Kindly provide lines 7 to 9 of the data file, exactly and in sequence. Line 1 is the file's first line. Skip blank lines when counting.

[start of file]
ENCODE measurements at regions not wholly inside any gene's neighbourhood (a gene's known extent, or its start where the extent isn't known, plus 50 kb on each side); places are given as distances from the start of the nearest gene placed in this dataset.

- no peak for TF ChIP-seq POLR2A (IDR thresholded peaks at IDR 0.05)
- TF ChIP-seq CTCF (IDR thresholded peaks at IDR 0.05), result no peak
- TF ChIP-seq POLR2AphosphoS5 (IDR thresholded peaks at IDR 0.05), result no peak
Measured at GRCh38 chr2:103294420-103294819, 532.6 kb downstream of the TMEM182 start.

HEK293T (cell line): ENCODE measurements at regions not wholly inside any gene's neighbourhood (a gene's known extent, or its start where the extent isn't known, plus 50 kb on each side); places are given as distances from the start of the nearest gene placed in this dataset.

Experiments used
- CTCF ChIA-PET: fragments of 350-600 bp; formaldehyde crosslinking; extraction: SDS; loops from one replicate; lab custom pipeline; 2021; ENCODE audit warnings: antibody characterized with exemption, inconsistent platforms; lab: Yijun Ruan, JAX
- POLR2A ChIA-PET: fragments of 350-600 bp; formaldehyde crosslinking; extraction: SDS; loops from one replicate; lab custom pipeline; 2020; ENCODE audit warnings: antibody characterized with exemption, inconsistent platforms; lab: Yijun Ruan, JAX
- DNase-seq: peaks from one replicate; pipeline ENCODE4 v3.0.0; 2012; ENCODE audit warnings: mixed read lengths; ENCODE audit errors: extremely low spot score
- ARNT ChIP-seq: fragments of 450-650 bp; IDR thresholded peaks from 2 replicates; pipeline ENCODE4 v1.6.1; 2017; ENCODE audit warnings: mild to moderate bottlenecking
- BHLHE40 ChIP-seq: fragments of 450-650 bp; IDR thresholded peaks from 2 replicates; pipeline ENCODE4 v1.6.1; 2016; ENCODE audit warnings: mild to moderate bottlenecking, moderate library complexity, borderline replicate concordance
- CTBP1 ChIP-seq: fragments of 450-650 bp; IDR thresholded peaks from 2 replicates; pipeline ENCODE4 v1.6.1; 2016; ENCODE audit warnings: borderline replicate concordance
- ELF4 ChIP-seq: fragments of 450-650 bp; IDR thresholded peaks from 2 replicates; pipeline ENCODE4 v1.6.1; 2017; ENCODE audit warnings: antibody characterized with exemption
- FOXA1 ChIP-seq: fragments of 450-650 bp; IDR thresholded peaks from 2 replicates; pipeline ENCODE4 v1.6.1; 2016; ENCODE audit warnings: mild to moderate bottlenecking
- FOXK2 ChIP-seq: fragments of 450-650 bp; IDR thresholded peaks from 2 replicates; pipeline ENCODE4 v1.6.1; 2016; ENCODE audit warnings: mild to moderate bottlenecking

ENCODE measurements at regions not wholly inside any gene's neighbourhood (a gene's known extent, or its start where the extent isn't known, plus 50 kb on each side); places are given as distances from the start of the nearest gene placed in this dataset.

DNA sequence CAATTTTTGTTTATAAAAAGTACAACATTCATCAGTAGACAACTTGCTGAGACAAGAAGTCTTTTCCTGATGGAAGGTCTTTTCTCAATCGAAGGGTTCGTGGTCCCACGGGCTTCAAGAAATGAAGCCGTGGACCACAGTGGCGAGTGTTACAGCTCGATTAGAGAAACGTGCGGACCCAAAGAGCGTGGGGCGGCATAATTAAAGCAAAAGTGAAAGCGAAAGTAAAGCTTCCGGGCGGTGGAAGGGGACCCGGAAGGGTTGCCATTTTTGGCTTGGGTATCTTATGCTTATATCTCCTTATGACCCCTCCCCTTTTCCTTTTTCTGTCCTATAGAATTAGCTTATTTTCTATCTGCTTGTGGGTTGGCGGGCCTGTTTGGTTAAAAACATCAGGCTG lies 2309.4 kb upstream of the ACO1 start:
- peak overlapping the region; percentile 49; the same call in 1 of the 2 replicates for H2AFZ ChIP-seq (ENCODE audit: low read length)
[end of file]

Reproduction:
Experiments used
- CTCF ChIA-PET: fragments of 350-600 bp; formaldehyde crosslinking; extraction: SDS; loops from one replicate; lab custom pipeline; 2021; ENCODE audit warnings: antibody characterized with exemption, inconsistent platforms; lab: Yijun Ruan, JAX
- POLR2A ChIA-PET: fragments of 350-600 bp; formaldehyde crosslinking; extraction: SDS; loops from one replicate; lab custom pipeline; 2020; ENCODE audit warnings: antibody characterized with exemption, inconsistent platforms; lab: Yijun Ruan, JAX